The most important characteristic of the insurance needed for owning or carrying firearms is the basic structure of who is protected and paid by the insurance. Voluntary insurance is always designed to protect the insurance buyer or owner first and pays third party victims only when necessary to protect the policy holder. Required or mandatory insurance is intended to protect the public and persons other than the policy holder, and should promptly pay insured persons.
The usual kind of insurance that is discussed or included in legislative bills is liability insurance. Liability insurance obligates the insurer to defend the insured in court and pay in the insured party’s place if the injured person wins a lawsuit. It benefits victims in that it makes sure money to pay is available and it benefits the public because the insurer has a reason to pressured insured parties to reduce incidents and encourages safety. But it’s very difficult for an injured person to press a lawsuit against a well-funded insurance company. The company has a reason spend much more than is at stake in the current case in order to discourage other from suing and to prevent unwanted precedence.
This can be seen in the currently popular self-defense insurance pushed by the NRA and others. It’s designed to make it impossible for persons shot by their insureds to recover, whether intentionally or by accident. It’s so extreme, that victim’s advocates have taken to call it ‘murder insurance.’ Victims suing incident by incident can’t possibly match the resources of a major insurance company.
If liability insurance is a poor choice for structuring required gun insurance, why does it work in the case of automobiles? The answer is that most car accidents have insurers on both sides. If the liability insurance doesn’t pay, then the victim often has collision insurance that be responsible. The same companies sell both kinds of insurance. The insurance industry has worked out procedures over many years which allow settlement of claims without involving lawsuits or other expensive decision methods. Moreover, in cases of serious bodily injury, current automobile insurance often doesn’t actually work to protect victims unless they are able to prevail in complex litigation. This is a principle reason that no-fault car insurance is a better system for victims.
Insurance that protects victims must make payments to victims or to victim support agencies. Persons who have been shot need services and payment of expenses which can be medical, survivor support or even for funerals and burials. Insurance that pays victims directly, especially if mandated, can pay even in cases where the shooter is the insured party and is guilty of any degree of bad behavior. Concerns about a moral hazard and actions forbidden by public policy are greatly reduced or eliminated.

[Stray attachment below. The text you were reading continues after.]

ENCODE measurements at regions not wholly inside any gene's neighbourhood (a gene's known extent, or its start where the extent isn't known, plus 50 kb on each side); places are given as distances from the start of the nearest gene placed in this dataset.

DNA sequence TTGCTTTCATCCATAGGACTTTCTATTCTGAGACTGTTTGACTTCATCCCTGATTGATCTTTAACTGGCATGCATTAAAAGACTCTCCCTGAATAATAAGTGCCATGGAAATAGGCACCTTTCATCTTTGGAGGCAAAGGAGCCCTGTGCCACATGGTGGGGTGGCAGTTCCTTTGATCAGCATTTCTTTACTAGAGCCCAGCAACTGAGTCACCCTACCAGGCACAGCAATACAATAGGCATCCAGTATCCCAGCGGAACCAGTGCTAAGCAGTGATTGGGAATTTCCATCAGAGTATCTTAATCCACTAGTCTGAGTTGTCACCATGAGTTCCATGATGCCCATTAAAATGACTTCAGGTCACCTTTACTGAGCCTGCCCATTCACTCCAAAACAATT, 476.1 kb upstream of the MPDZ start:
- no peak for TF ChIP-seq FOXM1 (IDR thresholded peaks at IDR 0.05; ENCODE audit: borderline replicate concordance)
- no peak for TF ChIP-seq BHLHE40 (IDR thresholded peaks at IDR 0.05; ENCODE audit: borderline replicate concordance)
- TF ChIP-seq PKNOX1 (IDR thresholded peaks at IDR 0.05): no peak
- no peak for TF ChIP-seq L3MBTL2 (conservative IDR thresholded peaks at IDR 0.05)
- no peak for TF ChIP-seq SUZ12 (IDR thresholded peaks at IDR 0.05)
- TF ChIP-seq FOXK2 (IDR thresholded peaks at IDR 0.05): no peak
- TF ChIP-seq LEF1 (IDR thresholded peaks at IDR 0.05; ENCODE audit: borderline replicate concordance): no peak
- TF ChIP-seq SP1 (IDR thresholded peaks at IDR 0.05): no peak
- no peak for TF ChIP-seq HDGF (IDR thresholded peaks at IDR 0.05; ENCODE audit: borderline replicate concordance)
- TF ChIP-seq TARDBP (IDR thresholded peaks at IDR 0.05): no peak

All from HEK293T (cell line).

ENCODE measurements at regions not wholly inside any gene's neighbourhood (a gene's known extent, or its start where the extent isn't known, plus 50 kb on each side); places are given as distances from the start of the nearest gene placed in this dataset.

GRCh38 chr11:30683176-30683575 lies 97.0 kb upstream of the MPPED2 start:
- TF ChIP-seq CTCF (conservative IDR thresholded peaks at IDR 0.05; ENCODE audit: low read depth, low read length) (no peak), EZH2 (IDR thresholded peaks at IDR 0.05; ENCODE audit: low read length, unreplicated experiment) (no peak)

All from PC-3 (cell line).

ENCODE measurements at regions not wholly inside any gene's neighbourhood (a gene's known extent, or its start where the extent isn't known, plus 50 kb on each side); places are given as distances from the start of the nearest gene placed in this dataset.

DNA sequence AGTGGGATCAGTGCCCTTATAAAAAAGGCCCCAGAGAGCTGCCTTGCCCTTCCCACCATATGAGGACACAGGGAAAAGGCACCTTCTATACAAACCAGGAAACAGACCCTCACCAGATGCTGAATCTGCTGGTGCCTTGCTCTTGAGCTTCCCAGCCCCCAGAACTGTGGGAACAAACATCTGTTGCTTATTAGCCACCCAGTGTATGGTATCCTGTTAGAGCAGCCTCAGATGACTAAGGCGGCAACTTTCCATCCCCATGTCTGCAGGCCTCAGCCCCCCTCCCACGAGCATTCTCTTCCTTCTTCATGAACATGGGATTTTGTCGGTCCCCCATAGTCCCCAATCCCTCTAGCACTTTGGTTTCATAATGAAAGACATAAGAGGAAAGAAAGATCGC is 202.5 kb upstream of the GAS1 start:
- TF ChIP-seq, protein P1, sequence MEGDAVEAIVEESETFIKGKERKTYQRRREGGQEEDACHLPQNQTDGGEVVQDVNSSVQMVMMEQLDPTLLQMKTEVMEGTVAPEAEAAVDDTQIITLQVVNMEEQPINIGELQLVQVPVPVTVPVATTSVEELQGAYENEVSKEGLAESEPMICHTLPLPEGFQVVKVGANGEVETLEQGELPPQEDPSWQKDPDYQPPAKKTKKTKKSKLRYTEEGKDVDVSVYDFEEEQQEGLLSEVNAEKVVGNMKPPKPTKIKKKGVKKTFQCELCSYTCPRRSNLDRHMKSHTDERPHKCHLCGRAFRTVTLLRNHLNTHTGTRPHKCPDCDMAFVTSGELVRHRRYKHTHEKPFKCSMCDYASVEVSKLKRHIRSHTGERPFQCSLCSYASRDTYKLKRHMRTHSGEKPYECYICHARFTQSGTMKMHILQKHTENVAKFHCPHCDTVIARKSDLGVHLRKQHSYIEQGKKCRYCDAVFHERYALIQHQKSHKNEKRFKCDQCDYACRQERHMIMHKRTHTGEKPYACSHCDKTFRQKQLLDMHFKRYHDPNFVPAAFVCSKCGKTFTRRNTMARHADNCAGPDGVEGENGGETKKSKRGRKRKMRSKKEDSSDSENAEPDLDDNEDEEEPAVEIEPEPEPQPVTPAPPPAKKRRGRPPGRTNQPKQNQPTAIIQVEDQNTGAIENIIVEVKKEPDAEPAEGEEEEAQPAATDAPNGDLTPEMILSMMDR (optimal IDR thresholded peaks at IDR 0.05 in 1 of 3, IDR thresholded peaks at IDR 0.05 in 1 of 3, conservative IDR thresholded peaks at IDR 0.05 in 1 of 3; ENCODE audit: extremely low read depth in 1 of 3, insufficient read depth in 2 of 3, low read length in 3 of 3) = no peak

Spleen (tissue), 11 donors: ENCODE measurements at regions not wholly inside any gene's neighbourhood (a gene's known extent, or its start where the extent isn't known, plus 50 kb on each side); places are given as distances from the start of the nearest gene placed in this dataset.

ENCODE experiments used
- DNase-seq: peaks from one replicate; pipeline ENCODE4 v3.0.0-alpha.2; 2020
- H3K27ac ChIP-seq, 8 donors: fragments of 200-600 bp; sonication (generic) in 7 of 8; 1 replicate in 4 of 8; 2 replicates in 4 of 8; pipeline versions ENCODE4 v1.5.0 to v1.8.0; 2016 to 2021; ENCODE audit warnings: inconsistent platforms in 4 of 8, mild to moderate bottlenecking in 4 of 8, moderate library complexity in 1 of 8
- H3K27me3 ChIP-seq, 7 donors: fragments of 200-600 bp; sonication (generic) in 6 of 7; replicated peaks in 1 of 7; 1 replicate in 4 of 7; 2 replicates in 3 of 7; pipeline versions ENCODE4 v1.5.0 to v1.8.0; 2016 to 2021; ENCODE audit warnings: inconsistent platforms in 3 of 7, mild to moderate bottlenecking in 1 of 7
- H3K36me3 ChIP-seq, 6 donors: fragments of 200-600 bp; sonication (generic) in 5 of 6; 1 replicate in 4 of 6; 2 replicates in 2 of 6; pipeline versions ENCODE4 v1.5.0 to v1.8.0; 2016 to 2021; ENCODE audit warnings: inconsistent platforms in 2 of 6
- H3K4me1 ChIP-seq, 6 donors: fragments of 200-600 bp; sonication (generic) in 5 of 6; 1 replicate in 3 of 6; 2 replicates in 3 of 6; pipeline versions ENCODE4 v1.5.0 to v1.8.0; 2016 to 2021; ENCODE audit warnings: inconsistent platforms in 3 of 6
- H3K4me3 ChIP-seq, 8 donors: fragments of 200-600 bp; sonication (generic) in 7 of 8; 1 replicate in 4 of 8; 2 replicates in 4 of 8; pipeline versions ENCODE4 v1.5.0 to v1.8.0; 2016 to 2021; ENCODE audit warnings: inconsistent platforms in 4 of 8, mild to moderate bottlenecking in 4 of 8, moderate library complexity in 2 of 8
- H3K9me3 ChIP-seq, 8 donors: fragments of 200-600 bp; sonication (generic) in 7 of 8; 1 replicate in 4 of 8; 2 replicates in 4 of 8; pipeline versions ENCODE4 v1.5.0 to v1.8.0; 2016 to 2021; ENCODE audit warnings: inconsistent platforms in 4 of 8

Gun victims are delivered to emergency rooms today with no assurance that the hospital rendering care will be paid for their efforts. They have an incentive to get the patient out of their doors quickly with the minimum of treatment and have no incentive to arrange follow-up. An insurer who is responsible for the future care of the victim, has an incentive to get adequate immediate care to limit future expenses. Immediate benefits are critical.
Other factors that could block or delay benefits should also be eliminated in the terms of the insurance. Benefits should not depend on who did the shooting, finding fault with the insured or the shooter, or finding no fault with the victim. All of these things are very hard to establish in many gun incidents and can bring the costs and delay of litigation into the settlement process. Insurance in other areas, such as worker’s compensation insurance or automotive personal injury protection handle this problem. No-fault automobile insurance usually has the injured person’s insurance pay first; but if there is not such insurance as in the case of cars hitting pedestrians, it provides a good model for what is needed for guns. Because guns stray from legal hands by many routes including loss, theft, illegal sale and being picked up by children, the insurance must stay in effect after these undesirable events take place.
Taking the factors above account, effective gun insurance for victims can be seen to require three basic elements in its terms:
- It must pay victims directly
- It must be in effect if the gun is used by someone other than the insured
- It must pay conditioned only on involvement of the covered gun and the injury.